What is your biggest struggle in balancing self and motherhood? 

Not enough hours in the day! The list still having things on it at the end and having to start a new list the next day. I have to remind myself to just walk away from it sometimes and just go squish my boys on the couch because time doesn’t go back and you don’t get do-overs when they’re growing up so fast. I have to also remind myself to just make some quiet time for me to read a book or something that mellows me that doesn’t have a purpose for anyone else!

If you could ask other mothers for advice on any issue related to balancing self and motherhood, what would it be?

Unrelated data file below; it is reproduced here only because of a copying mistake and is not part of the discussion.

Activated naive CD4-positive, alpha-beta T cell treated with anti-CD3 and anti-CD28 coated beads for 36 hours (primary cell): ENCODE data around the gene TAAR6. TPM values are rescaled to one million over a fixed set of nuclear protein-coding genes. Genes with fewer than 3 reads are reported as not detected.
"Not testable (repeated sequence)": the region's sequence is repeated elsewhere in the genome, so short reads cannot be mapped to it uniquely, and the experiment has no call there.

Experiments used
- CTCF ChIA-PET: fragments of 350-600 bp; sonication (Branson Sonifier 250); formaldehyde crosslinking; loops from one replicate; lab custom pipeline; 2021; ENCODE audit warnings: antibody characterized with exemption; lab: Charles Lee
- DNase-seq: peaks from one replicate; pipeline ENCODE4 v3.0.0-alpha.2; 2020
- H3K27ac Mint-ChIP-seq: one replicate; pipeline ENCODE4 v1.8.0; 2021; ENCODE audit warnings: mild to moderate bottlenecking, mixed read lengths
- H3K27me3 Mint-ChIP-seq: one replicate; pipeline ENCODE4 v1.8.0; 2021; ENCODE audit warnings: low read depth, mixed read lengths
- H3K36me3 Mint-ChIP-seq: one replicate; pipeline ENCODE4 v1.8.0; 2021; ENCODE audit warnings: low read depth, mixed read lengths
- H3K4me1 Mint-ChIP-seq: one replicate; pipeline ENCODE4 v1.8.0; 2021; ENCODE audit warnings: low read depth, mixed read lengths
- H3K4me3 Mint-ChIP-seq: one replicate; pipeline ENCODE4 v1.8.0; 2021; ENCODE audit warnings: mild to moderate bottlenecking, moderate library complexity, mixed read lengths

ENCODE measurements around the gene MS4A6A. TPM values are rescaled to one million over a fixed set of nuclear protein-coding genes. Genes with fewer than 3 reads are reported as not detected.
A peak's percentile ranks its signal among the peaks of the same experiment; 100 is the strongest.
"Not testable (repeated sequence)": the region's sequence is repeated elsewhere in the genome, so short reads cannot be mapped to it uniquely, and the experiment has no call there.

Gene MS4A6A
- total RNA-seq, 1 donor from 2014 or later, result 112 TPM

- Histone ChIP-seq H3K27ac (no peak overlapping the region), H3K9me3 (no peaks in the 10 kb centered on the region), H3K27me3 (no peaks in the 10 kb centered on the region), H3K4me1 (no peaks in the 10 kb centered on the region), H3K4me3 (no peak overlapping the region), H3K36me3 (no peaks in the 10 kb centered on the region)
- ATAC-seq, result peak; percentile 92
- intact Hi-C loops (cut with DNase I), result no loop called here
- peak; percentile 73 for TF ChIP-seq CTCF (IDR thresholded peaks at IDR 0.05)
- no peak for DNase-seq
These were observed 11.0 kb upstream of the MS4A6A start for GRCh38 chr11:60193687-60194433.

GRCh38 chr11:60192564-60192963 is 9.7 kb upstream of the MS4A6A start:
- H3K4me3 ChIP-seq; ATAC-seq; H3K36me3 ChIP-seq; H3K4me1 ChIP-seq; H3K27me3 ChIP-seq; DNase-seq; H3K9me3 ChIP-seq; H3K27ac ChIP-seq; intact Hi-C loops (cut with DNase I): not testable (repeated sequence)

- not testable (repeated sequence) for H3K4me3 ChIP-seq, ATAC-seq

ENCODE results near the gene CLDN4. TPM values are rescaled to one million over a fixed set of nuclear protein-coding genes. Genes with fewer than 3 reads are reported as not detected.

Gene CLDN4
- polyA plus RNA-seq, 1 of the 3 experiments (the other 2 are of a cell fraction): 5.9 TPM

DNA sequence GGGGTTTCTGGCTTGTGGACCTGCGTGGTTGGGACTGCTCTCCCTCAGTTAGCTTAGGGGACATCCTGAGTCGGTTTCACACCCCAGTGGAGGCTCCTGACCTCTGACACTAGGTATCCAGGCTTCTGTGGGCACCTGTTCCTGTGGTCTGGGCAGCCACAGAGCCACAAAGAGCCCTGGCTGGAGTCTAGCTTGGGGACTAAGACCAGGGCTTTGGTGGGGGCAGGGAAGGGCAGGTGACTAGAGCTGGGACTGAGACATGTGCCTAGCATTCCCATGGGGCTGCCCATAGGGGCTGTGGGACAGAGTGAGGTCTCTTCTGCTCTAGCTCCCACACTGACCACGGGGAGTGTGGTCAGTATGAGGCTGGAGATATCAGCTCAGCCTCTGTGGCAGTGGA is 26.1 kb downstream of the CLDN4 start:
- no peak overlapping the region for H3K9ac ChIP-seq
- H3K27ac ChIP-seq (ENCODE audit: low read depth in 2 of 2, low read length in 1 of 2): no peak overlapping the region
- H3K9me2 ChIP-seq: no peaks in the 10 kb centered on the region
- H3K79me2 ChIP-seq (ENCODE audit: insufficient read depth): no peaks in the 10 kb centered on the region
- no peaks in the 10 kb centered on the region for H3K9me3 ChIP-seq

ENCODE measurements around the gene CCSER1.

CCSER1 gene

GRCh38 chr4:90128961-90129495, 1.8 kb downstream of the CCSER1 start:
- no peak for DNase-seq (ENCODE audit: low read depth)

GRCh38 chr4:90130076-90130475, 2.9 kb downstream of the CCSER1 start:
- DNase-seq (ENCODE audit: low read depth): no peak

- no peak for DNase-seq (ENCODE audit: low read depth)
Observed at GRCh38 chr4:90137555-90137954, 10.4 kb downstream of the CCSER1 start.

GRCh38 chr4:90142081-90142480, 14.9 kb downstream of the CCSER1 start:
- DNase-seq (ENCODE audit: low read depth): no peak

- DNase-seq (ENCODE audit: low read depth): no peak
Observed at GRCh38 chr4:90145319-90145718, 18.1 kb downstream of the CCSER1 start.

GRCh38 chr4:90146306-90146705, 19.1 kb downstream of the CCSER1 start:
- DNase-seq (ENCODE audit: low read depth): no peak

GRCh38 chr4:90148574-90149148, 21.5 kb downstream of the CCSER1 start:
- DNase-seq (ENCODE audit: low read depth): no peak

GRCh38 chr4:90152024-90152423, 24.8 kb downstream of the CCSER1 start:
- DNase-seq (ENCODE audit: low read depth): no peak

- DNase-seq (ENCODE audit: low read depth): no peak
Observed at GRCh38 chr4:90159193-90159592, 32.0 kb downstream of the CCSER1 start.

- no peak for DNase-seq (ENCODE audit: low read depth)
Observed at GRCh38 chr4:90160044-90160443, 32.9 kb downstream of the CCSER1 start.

I think I only need help figuring out how to say NO!

Burn those sweats!

Mommy makeovers are a very popular feature on morning talk shows and in women’s magazines, and for good reason. The before and after shots are dramatic. Take a woman dressed in sweats and a t-shirt, hair up on a messy ponytail, no cosmetics or jewelry, a disgruntled and/or sheepish expression on her face, and transform her into a smiling, confident person by virtue of a wardrobe change. Suddenly that frumpy, dumpy housewife has morphed into a sleek, attractive woman.

I’ve probably raised a few hackles here, but before you accuse me of being superficial, impractical or insensitive, hear me out. Just FYI, I was that dumpy, frumpy, grumpy, bumpy housewife. At 240 pounds, a SAHM for the first time, a husband who was deployed with the Navy three weeks of each month and not knowing a soul in the military community we’d just been transferred to, I saw no reason to do more than throw on some comfy clothes and run a comb through my hair. And all of that effort was only in case one of the kids got sick at school and I had to dash out the door to fetch them.